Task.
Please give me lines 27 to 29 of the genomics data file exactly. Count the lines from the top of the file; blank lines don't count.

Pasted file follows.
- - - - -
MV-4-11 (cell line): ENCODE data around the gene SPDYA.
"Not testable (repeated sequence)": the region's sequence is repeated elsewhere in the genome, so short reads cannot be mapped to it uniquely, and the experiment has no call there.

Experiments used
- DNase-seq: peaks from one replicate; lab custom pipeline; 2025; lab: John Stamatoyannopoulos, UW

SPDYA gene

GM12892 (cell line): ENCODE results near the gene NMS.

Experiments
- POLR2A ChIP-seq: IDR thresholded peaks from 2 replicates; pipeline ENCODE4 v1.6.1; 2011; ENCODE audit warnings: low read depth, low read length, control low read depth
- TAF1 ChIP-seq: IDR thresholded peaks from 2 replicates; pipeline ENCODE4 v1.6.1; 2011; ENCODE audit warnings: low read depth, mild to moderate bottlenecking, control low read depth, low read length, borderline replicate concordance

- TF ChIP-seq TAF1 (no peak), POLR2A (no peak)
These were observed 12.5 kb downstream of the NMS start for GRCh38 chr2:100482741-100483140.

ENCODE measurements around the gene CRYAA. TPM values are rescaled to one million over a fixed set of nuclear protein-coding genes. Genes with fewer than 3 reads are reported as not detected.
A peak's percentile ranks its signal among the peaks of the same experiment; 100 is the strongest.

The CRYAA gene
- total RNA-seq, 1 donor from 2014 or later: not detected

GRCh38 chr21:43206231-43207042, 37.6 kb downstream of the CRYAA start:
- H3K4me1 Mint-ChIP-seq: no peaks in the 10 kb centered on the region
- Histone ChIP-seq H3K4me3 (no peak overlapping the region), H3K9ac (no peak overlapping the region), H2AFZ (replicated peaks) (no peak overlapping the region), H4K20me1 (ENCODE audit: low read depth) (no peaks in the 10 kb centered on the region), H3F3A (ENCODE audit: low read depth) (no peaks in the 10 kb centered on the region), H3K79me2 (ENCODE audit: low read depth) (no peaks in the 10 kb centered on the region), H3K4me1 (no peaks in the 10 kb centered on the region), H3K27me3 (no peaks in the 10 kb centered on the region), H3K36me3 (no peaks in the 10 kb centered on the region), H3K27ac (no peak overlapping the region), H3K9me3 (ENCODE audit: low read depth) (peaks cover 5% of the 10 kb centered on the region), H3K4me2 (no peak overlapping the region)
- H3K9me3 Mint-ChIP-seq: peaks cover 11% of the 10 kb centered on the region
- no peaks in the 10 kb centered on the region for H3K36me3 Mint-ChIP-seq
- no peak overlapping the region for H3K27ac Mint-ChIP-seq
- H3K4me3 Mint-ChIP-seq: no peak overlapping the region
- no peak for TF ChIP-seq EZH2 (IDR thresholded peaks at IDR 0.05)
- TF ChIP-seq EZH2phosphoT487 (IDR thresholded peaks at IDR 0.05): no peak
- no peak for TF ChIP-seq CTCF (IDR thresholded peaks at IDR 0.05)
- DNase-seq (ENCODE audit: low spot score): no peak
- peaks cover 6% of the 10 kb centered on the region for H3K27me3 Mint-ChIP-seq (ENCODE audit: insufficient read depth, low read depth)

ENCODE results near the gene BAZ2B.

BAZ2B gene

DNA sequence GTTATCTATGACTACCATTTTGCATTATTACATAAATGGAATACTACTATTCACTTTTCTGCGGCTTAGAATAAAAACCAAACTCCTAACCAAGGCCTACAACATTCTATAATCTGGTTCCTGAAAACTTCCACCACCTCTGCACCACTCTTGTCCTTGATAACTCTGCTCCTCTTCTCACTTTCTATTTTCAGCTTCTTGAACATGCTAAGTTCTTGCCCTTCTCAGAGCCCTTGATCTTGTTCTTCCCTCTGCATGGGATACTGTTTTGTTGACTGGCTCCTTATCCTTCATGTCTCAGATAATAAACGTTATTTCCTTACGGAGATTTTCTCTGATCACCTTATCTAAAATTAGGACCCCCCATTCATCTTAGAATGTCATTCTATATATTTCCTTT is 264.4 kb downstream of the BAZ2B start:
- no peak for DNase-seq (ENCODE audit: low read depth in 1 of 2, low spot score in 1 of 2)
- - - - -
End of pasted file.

- peaks cover 6% of the 10 kb centered on the region for H3K27me3 Mint-ChIP-seq (ENCODE audit: insufficient read depth, low read depth)

ENCODE results near the gene BAZ2B.

BAZ2B gene